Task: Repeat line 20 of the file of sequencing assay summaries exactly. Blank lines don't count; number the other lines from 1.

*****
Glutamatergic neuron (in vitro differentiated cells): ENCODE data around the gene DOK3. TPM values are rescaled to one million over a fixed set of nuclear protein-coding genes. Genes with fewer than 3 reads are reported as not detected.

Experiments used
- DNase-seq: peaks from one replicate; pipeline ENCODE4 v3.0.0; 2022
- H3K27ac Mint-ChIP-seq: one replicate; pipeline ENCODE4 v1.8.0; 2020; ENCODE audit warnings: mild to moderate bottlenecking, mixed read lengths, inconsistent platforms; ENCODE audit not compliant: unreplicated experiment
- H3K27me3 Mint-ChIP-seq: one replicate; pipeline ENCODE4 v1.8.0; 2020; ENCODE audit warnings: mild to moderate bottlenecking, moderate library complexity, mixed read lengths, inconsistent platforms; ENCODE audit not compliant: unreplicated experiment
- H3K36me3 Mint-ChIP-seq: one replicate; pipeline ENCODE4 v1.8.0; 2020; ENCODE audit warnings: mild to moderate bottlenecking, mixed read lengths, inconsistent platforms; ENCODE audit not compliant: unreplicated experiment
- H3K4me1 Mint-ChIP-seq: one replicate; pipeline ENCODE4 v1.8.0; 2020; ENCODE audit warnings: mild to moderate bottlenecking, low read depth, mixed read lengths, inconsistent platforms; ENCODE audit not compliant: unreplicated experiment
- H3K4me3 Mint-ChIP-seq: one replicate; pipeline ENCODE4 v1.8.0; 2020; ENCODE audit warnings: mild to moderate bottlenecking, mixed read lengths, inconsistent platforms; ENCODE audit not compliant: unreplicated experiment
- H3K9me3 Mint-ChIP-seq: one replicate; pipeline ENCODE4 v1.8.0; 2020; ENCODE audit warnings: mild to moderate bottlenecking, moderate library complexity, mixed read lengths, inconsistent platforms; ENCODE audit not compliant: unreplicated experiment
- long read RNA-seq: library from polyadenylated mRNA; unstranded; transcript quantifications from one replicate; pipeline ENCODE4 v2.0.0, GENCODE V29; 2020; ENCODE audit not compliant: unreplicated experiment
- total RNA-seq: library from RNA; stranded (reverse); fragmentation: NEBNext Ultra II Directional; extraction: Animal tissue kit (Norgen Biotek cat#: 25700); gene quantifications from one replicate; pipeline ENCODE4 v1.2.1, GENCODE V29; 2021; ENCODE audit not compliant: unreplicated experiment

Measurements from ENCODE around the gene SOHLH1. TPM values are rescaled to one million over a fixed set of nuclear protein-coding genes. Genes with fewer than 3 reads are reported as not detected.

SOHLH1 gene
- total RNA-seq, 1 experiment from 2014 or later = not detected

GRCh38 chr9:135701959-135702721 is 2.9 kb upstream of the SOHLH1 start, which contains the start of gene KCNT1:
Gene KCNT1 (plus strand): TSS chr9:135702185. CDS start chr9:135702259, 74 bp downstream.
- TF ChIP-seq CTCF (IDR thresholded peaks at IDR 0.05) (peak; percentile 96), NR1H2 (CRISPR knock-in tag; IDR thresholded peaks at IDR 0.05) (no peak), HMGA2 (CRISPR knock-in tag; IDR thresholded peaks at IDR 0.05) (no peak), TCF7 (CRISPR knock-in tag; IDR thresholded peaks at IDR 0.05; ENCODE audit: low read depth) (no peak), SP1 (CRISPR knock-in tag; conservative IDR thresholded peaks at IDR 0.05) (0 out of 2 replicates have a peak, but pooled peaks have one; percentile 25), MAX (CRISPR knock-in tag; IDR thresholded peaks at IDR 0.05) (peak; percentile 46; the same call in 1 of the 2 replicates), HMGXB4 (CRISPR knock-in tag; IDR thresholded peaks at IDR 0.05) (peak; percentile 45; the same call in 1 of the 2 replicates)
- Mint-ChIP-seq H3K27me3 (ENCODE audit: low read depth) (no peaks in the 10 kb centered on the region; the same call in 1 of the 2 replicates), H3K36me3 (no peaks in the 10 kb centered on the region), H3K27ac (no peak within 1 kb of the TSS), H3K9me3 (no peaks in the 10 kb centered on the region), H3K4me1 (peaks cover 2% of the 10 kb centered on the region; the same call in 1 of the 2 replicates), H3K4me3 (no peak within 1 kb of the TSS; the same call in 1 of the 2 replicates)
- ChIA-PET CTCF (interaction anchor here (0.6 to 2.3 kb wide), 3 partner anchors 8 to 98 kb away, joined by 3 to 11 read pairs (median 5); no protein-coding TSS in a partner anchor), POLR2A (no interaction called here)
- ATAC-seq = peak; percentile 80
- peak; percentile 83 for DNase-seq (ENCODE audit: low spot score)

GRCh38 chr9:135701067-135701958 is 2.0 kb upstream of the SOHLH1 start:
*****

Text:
- ATAC-seq = peak; percentile 80